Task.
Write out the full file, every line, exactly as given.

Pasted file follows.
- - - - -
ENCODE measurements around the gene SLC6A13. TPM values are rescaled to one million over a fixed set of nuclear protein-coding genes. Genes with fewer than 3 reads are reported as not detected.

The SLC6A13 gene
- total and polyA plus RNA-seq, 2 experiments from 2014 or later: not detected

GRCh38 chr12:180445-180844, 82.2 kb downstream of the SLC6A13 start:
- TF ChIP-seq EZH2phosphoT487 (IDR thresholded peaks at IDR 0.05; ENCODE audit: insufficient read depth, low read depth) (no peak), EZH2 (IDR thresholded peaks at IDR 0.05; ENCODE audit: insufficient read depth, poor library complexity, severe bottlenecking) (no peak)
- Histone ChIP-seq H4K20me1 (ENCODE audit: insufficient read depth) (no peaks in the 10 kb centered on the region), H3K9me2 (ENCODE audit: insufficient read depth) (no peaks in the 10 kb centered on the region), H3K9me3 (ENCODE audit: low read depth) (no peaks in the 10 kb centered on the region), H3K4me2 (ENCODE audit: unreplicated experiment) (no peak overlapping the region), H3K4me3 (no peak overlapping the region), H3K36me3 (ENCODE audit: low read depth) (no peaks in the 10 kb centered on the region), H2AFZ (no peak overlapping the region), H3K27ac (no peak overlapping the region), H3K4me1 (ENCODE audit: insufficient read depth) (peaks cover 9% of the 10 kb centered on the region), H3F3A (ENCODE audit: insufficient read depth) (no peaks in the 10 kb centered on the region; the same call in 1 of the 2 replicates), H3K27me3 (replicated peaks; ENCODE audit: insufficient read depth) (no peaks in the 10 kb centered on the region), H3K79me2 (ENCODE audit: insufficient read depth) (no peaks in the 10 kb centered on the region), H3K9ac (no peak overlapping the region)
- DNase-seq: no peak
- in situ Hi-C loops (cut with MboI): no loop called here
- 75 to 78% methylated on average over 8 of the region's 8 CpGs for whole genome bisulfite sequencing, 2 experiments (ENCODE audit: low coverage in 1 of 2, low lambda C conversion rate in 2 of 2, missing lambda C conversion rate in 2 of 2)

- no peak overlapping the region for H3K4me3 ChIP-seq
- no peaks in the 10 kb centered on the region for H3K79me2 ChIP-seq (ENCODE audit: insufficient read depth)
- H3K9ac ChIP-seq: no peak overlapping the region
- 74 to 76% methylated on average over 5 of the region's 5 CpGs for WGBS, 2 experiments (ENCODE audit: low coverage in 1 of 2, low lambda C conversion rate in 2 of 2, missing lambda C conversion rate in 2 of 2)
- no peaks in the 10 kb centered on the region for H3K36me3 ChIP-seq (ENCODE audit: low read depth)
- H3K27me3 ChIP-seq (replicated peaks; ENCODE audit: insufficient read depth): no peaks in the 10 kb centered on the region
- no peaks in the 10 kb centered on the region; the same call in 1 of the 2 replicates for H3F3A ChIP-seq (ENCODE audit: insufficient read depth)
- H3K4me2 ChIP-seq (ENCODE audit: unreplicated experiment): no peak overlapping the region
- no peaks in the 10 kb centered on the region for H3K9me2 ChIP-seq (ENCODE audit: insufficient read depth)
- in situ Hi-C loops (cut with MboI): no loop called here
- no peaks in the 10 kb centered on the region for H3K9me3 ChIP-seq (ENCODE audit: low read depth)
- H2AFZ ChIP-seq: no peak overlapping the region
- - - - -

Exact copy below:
ENCODE measurements around the gene SLC6A13. TPM values are rescaled to one million over a fixed set of nuclear protein-coding genes. Genes with fewer than 3 reads are reported as not detected.

The SLC6A13 gene
- total and polyA plus RNA-seq, 2 experiments from 2014 or later: not detected

GRCh38 chr12:180445-180844, 82.2 kb downstream of the SLC6A13 start:
- TF ChIP-seq EZH2phosphoT487 (IDR thresholded peaks at IDR 0.05; ENCODE audit: insufficient read depth, low read depth) (no peak), EZH2 (IDR thresholded peaks at IDR 0.05; ENCODE audit: insufficient read depth, poor library complexity, severe bottlenecking) (no peak)
- Histone ChIP-seq H4K20me1 (ENCODE audit: insufficient read depth) (no peaks in the 10 kb centered on the region), H3K9me2 (ENCODE audit: insufficient read depth) (no peaks in the 10 kb centered on the region), H3K9me3 (ENCODE audit: low read depth) (no peaks in the 10 kb centered on the region), H3K4me2 (ENCODE audit: unreplicated experiment) (no peak overlapping the region), H3K4me3 (no peak overlapping the region), H3K36me3 (ENCODE audit: low read depth) (no peaks in the 10 kb centered on the region), H2AFZ (no peak overlapping the region), H3K27ac (no peak overlapping the region), H3K4me1 (ENCODE audit: insufficient read depth) (peaks cover 9% of the 10 kb centered on the region), H3F3A (ENCODE audit: insufficient read depth) (no peaks in the 10 kb centered on the region; the same call in 1 of the 2 replicates), H3K27me3 (replicated peaks; ENCODE audit: insufficient read depth) (no peaks in the 10 kb centered on the region), H3K79me2 (ENCODE audit: insufficient read depth) (no peaks in the 10 kb centered on the region), H3K9ac (no peak overlapping the region)
- DNase-seq: no peak
- in situ Hi-C loops (cut with MboI): no loop called here
- 75 to 78% methylated on average over 8 of the region's 8 CpGs for whole genome bisulfite sequencing, 2 experiments (ENCODE audit: low coverage in 1 of 2, low lambda C conversion rate in 2 of 2, missing lambda C conversion rate in 2 of 2)

- no peak overlapping the region for H3K4me3 ChIP-seq
- no peaks in the 10 kb centered on the region for H3K79me2 ChIP-seq (ENCODE audit: insufficient read depth)
- H3K9ac ChIP-seq: no peak overlapping the region
- 74 to 76% methylated on average over 5 of the region's 5 CpGs for WGBS, 2 experiments (ENCODE audit: low coverage in 1 of 2, low lambda C conversion rate in 2 of 2, missing lambda C conversion rate in 2 of 2)
- no peaks in the 10 kb centered on the region for H3K36me3 ChIP-seq (ENCODE audit: low read depth)
- H3K27me3 ChIP-seq (replicated peaks; ENCODE audit: insufficient read depth): no peaks in the 10 kb centered on the region
- no peaks in the 10 kb centered on the region; the same call in 1 of the 2 replicates for H3F3A ChIP-seq (ENCODE audit: insufficient read depth)
- H3K4me2 ChIP-seq (ENCODE audit: unreplicated experiment): no peak overlapping the region
- no peaks in the 10 kb centered on the region for H3K9me2 ChIP-seq (ENCODE audit: insufficient read depth)
- in situ Hi-C loops (cut with MboI): no loop called here
- no peaks in the 10 kb centered on the region for H3K9me3 ChIP-seq (ENCODE audit: low read depth)
- H2AFZ ChIP-seq: no peak overlapping the region